Ahmaud Arbery’s killers headed to federal trial after withdrawing guilty pleas on hate crime charge

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Two men convicted in the killing of Ahmaud Arbery told a judge in Georgia on Friday they’ll go to trial on federal hate crime charges after a deal with prosecutors fell apart.

Gregory McMichael and son Travis McMichael had reached a deal with federal prosecutors that their 2020 slaying of Arbery, who is Black, was a racially motivated attack.

The white defendants, convicted in state court in November and sentenced to life behind bars, were going to admit their guilt in U.S. District Court in exchange for spending the first 30 years of their imprisonment in a federal penitentiary.

But Arbery’s family balked at the deal, insisting the men shouldn’t be allowed to pick the locale of their confinement.

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U.S. District Court Judge Lisa Wood on Monday said she wouldn’t abide by the terms of the agreed sentence and gave both men until Friday to decide whether they wanted to withdraw their admissions of guilt and go to trial.

In court on Friday, Travis McMichael formally withdrew his guilty plea. Lawyers for his father had filed papers on Thursday also saying he’d plead not guilty, opting for trial.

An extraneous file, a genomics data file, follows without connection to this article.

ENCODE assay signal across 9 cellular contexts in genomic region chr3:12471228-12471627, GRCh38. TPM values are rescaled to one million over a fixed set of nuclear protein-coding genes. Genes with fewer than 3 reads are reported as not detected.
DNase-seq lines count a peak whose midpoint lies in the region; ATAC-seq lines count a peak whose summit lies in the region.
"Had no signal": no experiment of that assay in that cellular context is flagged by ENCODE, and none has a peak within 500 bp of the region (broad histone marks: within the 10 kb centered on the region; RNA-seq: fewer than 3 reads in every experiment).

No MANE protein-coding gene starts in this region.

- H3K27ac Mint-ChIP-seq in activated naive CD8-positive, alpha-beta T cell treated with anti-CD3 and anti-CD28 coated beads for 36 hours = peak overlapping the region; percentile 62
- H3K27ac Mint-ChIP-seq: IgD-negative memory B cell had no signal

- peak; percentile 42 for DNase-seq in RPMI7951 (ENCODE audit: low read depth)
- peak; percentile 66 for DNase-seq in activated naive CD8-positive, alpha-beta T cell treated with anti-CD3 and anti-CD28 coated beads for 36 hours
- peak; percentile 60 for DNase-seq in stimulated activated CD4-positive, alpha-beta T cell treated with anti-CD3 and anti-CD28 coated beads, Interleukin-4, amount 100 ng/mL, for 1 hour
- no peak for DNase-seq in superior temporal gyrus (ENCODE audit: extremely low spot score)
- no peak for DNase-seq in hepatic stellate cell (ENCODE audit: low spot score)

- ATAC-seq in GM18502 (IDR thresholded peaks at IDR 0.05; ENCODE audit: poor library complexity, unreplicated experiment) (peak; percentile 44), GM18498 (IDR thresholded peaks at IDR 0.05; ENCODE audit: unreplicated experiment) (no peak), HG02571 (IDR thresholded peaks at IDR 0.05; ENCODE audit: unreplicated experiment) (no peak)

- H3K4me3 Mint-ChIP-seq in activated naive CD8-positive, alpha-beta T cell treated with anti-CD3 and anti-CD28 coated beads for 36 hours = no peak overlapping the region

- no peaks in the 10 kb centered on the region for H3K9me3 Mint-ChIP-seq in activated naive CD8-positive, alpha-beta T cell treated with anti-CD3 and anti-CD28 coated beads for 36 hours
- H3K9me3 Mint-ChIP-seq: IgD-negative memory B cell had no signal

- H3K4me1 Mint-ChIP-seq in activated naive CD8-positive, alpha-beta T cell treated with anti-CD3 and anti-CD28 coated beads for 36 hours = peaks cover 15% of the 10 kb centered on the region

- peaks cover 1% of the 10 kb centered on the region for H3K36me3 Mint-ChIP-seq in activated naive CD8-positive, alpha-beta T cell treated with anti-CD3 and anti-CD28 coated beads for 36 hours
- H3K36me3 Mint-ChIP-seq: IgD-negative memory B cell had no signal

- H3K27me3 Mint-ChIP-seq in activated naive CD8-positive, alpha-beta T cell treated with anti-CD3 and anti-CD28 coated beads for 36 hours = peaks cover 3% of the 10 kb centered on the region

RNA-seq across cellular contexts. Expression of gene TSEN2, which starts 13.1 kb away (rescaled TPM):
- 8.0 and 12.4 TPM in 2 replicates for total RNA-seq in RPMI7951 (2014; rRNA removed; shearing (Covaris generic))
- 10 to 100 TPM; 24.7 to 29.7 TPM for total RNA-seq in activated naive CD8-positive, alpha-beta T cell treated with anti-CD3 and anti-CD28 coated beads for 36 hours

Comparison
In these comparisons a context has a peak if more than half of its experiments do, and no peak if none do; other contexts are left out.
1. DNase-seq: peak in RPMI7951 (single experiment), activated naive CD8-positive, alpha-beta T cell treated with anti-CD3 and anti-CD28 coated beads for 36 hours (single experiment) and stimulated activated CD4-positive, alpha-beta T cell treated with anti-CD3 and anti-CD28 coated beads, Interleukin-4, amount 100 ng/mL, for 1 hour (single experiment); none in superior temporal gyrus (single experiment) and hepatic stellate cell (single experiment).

During the brief hearing in Savannah, Wood asked Travis McMichael if he had enough time to consult with his legal team before making this decision.

“I have, your honor,” he said. “I withdraw the plea.”

Their case will now go forward, with jury selection set to start on Monday.

Lee Merritt, an attorney for Arbery’s mother, said his client is pleased the federal trial will go forward. 

“If convicted these men return to a Georgia state prison to serve out their life sentences,” Merritt said.

“If acquitted these men return to a Georgia state prison to serve out their life sentence. It’s a win-win. That is what Wanda Cooper Jones demanded. That is what will happen.”

The McMichaels armed themselves and pursued Arbery in a truck after they saw him running through their neighborhood near Brunswick, about 60 miles north of Jacksonville, Florida, on Feb. 23, 2020.

Travis McMichael fatally shot Arbery. The defense tried to argue that the McMichaels were conducting a citizen’s arrest, that they thought Arbery was a burglar and that Travis fired in self-defense.

A nearly all-white jury convicted the McMichaels and another man, neighbor William “Roddie” Bryan, who also chased Arbery. Bryan was also sentenced to life, but he could eligible for parole after 30 years.

Phil Helsel and Janelle Griffith contributed.

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